What’s Your Skin Telling You?

This might help you figure out some of your breakouts! It’s not always the answer but I find it interesting when it does work. 🙂

Skin Hormonal Area

 

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Beware of DIY Treatments

I have blogged about DIY masks and scrubs and warned about the damage they can do to the skin. Now, my amazing skin care line, Skin Script, has written something about it too. I love that they support Estheticians as much as they do! There really is a difference in what you can do at home vs what we can do in the treatment room. Although I do recommend home masks and scrubs from time to time, they in now way replace a good facial or a professional product.

Here is what Skin Script had to say…

The DIY (do-it-yourself) craze has taken the internet by storm, thanks to popular blogs and websites such as Pinterest. With many at homemade concoctions for everything from nail polish remover to peel-away face masks, we decided to compare these at home treatments to professional treatments:

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1) Quality Ingredients: DIY home recipes call for easily accessible ingredients that can be found around your home or at a grocery store. For example, fruit acids (such those found in lemons) can actually burn your skin if used incorrectly. Table sugar, salt and even oatmeal can scratch the skin due to sharp edges, causing skin irritation and redness. Professional ingredients are pH balanced and modified so your skin cells will accept the ingredients. Skin Script products are “chirally correct” meaning they are accepted by the skin without irritation and will penetrate further than a DIY avocado/mayonnaise mask would.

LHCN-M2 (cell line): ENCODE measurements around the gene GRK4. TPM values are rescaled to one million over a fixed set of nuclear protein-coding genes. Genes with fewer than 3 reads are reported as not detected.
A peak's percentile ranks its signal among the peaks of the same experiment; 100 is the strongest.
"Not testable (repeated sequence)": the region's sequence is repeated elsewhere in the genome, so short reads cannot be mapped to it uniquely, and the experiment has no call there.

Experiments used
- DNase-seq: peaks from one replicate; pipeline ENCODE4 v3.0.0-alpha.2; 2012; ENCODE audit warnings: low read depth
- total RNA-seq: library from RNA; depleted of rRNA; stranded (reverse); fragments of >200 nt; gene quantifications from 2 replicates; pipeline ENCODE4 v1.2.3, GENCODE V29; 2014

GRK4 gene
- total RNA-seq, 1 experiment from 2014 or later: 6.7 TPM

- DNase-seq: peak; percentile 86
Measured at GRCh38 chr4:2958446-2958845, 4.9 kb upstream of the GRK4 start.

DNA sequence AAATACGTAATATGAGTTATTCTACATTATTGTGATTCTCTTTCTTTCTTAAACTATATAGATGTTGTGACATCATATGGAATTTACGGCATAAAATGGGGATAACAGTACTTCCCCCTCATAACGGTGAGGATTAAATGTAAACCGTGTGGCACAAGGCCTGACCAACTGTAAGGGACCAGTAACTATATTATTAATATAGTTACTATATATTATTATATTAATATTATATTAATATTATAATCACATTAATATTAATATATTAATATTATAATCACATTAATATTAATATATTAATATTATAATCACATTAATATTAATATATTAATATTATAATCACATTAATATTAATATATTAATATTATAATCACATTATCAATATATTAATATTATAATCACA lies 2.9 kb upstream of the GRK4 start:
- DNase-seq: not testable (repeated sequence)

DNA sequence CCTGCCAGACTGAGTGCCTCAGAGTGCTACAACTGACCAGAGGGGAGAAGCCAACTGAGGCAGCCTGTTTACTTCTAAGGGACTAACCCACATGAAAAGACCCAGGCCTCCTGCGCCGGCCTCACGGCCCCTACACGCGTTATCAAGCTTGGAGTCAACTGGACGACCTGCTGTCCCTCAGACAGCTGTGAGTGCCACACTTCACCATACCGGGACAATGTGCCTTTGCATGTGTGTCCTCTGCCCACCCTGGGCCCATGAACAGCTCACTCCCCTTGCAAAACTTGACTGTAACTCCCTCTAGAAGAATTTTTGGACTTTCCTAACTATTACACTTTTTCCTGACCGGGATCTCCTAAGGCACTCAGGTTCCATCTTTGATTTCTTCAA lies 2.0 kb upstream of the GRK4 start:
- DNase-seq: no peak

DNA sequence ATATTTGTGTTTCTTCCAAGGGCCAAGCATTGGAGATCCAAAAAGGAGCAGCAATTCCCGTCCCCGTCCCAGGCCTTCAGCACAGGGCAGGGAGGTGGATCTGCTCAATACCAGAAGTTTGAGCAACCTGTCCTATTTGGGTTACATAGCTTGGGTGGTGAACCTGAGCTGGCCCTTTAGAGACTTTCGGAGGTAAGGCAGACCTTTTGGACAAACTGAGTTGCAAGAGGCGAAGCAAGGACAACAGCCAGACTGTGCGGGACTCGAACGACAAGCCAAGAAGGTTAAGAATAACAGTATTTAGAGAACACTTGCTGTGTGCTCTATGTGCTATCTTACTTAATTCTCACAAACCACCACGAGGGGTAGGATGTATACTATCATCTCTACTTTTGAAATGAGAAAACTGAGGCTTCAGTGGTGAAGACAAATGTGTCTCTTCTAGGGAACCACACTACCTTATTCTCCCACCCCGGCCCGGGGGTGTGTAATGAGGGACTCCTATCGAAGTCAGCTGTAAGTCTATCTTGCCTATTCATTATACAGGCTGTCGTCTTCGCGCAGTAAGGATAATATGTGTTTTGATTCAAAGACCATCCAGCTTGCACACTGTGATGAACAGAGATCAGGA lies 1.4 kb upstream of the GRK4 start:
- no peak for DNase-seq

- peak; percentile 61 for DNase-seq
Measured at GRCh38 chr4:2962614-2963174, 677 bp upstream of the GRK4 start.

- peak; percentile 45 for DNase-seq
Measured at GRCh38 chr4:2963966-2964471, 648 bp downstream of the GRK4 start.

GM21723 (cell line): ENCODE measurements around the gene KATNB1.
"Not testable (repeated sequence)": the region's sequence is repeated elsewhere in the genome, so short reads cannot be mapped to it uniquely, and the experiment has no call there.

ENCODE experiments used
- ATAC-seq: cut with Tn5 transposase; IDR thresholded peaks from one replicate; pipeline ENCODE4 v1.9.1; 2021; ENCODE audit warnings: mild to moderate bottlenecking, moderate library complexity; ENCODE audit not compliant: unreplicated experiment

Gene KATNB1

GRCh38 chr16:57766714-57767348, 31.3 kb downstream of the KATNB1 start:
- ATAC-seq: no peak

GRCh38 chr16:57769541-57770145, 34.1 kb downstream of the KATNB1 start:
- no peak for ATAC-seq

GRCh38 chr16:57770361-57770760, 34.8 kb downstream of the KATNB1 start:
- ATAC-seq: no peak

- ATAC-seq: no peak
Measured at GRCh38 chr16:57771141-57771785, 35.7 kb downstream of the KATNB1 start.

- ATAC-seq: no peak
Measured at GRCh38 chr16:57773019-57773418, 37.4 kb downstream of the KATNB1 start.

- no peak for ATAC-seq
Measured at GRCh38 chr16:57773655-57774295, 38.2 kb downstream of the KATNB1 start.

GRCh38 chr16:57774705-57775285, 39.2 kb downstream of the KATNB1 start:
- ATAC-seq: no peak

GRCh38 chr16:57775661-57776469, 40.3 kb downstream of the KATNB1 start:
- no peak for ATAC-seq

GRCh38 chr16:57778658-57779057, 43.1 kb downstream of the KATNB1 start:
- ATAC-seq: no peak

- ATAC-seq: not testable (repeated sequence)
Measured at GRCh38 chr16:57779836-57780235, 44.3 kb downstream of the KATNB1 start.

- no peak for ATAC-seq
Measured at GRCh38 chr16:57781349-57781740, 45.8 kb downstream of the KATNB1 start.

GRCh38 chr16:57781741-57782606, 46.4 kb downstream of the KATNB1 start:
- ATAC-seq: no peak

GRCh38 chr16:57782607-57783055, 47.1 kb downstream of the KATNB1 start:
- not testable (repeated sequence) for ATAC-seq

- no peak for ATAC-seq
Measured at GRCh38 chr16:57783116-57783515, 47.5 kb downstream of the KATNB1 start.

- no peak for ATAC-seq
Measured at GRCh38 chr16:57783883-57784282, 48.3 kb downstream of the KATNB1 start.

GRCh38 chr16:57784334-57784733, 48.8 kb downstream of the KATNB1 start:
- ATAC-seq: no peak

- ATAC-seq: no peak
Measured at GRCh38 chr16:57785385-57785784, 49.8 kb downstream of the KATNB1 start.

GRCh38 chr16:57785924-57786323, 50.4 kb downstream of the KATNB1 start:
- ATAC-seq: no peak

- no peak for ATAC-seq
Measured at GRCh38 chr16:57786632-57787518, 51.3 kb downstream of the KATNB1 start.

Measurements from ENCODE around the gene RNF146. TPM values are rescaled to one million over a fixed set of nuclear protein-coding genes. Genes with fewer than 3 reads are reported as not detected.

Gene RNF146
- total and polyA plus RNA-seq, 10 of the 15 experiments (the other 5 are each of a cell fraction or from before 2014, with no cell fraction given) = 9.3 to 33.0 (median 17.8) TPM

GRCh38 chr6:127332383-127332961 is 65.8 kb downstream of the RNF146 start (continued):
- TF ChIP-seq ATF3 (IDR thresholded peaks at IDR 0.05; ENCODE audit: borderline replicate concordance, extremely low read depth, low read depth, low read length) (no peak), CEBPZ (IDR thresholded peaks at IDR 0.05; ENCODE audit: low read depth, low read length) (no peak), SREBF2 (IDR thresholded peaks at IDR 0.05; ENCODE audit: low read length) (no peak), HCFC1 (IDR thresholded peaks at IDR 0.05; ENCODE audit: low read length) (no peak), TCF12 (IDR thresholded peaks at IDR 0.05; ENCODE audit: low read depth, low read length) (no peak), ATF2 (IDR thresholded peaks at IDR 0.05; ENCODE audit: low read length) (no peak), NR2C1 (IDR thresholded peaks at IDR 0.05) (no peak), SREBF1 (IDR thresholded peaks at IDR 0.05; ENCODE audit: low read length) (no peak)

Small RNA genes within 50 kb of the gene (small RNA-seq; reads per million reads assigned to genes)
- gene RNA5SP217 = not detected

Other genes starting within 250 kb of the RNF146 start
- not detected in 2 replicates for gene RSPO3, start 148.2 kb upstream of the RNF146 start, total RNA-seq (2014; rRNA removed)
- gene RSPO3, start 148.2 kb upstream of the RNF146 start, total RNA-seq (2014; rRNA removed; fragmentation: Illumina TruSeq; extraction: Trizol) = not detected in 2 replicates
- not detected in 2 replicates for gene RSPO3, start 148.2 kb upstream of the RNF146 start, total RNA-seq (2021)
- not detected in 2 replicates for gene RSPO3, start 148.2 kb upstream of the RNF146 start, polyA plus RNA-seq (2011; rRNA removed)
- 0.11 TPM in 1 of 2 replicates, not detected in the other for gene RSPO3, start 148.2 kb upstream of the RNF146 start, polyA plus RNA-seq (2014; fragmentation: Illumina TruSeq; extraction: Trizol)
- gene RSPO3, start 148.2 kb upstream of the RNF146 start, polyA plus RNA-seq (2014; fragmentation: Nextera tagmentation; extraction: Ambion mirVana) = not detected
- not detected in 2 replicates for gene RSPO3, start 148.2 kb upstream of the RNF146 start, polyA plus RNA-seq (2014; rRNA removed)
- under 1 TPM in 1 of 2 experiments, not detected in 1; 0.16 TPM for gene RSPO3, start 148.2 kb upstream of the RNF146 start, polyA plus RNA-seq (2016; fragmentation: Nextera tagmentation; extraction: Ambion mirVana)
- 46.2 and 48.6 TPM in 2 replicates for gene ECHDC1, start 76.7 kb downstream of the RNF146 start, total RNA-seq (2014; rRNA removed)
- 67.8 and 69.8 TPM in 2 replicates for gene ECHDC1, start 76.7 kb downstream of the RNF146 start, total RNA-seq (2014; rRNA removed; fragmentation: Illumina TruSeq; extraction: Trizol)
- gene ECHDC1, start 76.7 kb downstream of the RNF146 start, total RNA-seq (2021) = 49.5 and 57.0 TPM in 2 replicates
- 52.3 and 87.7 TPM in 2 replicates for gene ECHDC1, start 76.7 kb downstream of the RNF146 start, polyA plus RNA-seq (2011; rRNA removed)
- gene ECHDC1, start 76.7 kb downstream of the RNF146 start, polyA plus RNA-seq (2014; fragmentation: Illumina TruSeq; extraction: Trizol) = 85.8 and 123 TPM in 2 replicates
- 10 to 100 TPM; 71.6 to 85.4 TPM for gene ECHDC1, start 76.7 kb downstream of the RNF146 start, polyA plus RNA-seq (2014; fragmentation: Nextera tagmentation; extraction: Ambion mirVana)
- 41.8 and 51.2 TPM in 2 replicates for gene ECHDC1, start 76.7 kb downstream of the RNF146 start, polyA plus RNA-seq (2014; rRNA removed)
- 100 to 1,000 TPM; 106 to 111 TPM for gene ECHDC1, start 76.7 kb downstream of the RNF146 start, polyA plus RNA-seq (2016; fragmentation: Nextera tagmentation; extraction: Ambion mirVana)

2) Tools: Extractions with straight pins, “steaming” your face with a pot of boiling water, or using kitty litter as an at-home microdermabrasion treatment (yikes!) can cause serious harm to your skin. Your Esthetician is trained to use tools (such as extractors, steamers and modalities) in a safe, sanitary and effective way.

3) Experience: Attempting to correct skin issues such as acne, pigmentation, rosacea or wrinkles with at home “kitchen ingredients” is not as effective as the combination of an appropriate homecare regimen and regular treatments with a licensed Esthetician. Your Esthetician is trained to properly recommend treatments and homecare to help you achieve your skin care goals.

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Rosacea

What is Rosacea? A very common skin disease that affects people over the age of 30. It causes redness on your nose, cheeks, chin, and forehead. Some people get little bumps and pimples on the red parts of their faces. Rosacea can also cause burning and soreness in your eyes.

What Causes Rosacea? Experts don’t know what causes this yet. They do know that something is irritating the skin but they know it isn’t an infection caused by bacteria. Usually those with fair skin or who blush easily are prone and it seems to run in families.

Symptoms? Redness on the cheeks, nose, chin or forehead. Small visible blood vessels on the face. Bumps or pimples on the face. Watery or irritated eyes.

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There is no cure for Rosacea but some food and beverages can trigger the symptoms (alcohol and spicy foods are common) as well as anything that normally causes your skin to get red, like working out. It’s up to you to figure out what causes your flare-ups. Ignoring this condition can possibly make it worse, researchers have found.